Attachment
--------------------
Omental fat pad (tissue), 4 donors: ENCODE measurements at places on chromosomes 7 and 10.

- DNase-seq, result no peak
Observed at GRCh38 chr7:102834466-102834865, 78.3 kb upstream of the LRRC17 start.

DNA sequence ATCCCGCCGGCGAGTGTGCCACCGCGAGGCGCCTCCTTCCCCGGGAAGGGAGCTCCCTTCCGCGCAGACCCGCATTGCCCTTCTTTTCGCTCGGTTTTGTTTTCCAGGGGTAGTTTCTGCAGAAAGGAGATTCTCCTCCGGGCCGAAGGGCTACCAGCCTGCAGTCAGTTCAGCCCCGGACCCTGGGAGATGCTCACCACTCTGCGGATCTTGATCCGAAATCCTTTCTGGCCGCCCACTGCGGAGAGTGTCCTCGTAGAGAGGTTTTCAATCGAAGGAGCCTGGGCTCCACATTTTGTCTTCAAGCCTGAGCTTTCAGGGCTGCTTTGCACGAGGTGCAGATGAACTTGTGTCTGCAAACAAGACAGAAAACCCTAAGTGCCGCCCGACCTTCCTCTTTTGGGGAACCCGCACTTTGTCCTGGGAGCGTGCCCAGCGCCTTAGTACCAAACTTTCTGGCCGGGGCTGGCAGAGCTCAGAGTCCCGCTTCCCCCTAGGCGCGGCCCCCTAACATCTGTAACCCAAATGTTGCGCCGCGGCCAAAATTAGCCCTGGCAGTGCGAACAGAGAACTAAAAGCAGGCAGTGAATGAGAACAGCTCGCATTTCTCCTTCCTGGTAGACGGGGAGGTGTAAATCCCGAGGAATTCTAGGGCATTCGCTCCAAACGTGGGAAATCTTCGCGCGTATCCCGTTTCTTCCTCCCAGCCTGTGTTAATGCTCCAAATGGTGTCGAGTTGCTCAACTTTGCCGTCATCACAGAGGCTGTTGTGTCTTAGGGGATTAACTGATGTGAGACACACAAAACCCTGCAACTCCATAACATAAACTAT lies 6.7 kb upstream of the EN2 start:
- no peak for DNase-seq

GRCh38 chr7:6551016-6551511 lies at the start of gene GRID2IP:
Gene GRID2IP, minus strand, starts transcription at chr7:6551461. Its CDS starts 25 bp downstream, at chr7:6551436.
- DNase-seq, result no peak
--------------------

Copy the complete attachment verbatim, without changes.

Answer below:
Omental fat pad (tissue), 4 donors: ENCODE measurements at places on chromosomes 7 and 10.

- DNase-seq, result no peak
Observed at GRCh38 chr7:102834466-102834865, 78.3 kb upstream of the LRRC17 start.

DNA sequence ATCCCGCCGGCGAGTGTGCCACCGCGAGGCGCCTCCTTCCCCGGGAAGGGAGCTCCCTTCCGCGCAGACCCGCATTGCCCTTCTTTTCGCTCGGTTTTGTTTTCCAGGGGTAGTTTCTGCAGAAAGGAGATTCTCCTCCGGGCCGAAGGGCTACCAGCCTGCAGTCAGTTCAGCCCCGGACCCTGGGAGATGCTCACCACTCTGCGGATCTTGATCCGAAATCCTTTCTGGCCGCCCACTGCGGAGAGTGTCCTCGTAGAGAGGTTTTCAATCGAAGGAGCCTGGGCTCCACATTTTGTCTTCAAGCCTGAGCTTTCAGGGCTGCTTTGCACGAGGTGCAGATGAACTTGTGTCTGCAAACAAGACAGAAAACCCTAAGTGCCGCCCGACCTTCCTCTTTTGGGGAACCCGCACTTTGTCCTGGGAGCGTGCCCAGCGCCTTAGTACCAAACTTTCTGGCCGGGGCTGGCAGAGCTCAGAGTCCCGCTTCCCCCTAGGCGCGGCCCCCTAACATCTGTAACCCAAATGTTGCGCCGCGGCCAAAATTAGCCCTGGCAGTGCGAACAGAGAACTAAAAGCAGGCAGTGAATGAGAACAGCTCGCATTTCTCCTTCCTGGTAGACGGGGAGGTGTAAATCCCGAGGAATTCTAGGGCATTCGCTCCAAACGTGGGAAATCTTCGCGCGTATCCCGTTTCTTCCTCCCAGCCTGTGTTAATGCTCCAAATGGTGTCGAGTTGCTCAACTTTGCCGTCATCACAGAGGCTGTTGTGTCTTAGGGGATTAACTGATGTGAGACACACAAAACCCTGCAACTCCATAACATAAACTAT lies 6.7 kb upstream of the EN2 start:
- no peak for DNase-seq

GRCh38 chr7:6551016-6551511 lies at the start of gene GRID2IP:
Gene GRID2IP, minus strand, starts transcription at chr7:6551461. Its CDS starts 25 bp downstream, at chr7:6551436.
- DNase-seq, result no peak